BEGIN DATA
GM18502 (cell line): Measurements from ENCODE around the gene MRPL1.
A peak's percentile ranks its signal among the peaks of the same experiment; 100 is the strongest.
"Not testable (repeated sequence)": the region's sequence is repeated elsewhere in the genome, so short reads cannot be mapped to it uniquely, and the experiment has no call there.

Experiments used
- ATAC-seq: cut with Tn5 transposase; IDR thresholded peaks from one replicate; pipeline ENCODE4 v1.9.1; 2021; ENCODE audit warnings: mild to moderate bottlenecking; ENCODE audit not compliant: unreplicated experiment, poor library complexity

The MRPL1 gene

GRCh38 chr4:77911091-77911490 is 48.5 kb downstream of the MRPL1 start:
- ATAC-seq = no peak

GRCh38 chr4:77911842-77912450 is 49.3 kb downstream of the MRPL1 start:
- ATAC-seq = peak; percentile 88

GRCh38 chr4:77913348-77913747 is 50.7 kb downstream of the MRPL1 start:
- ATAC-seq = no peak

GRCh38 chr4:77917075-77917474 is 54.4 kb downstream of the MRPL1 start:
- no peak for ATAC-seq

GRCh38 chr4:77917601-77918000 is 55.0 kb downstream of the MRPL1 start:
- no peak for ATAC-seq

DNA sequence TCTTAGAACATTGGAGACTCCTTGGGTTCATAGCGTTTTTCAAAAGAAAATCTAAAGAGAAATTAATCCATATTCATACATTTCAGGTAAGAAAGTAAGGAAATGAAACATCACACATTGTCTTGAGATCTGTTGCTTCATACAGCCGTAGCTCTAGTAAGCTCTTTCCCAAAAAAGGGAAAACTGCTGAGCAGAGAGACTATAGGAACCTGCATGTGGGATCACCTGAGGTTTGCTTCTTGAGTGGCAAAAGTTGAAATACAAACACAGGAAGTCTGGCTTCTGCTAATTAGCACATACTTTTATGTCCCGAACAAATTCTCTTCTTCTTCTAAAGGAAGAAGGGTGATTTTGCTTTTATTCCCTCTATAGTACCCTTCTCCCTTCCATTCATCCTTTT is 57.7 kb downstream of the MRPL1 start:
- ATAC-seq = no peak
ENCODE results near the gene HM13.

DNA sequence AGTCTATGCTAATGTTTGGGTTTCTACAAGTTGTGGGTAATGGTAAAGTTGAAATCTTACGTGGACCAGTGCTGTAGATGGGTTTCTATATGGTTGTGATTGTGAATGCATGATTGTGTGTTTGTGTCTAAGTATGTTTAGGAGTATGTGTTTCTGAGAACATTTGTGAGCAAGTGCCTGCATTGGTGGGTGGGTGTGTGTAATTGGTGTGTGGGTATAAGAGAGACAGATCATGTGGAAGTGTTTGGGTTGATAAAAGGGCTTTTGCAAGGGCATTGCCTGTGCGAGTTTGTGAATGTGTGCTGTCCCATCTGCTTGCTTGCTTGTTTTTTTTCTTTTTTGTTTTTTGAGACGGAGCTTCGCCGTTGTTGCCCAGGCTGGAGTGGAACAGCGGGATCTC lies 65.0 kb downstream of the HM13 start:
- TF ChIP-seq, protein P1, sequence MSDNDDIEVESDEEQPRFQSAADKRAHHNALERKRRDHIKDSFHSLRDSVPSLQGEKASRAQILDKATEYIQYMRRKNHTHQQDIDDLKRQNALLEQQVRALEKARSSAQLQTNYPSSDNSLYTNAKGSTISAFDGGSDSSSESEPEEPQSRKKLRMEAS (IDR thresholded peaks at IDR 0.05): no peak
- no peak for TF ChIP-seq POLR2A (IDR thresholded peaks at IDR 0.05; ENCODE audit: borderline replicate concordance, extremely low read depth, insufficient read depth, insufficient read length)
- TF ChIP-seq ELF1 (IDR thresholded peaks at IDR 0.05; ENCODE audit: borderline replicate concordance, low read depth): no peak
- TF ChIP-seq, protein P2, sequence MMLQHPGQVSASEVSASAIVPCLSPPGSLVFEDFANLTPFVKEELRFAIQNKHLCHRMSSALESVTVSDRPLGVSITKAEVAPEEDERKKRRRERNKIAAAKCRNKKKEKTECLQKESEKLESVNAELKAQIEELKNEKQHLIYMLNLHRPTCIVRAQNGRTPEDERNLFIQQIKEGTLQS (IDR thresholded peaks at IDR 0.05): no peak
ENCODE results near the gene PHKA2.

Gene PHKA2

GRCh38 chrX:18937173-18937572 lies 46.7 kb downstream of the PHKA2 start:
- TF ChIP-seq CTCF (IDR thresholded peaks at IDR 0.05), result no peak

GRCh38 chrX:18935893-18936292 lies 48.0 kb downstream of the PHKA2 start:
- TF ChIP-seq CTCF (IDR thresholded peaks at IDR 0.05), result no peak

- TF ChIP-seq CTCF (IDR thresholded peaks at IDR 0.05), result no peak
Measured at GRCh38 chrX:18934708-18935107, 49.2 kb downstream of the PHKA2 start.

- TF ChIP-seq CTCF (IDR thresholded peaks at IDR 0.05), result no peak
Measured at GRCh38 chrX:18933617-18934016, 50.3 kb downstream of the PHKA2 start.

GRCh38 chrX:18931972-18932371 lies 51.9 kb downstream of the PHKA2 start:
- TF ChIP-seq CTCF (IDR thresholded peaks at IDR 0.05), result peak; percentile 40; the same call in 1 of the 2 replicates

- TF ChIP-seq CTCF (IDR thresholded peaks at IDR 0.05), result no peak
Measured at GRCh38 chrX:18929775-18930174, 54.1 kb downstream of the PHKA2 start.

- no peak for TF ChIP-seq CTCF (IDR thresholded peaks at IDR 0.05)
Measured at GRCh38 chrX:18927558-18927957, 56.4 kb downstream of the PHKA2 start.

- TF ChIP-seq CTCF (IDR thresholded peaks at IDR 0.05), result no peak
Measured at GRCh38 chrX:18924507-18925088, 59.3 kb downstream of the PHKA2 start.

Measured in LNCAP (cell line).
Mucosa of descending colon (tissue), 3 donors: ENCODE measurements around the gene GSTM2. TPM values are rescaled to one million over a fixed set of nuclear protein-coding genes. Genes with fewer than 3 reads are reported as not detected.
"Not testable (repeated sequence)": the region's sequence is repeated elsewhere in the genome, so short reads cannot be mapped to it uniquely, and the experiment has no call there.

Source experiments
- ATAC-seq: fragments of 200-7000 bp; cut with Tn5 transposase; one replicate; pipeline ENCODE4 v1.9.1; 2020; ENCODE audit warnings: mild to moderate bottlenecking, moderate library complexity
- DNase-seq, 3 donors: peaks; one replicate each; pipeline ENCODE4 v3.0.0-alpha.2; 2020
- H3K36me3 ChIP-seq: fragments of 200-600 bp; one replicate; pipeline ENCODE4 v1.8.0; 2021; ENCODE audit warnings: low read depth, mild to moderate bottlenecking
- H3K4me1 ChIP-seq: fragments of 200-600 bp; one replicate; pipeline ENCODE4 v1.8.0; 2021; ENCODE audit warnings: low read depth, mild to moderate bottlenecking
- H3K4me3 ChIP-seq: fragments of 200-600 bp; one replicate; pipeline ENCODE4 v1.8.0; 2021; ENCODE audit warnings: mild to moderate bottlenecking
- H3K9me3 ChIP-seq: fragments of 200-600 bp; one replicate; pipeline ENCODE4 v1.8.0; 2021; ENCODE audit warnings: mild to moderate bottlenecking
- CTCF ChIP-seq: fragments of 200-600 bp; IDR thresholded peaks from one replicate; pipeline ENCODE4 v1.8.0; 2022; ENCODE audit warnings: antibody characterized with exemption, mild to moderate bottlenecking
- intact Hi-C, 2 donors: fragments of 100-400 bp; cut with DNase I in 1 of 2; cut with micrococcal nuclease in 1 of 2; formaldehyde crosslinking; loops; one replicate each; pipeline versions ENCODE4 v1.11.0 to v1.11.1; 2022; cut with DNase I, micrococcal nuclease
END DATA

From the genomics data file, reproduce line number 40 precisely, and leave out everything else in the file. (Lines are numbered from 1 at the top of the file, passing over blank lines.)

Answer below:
Measured at GRCh38 chrX:18927558-18927957, 56.4 kb downstream of the PHKA2 start.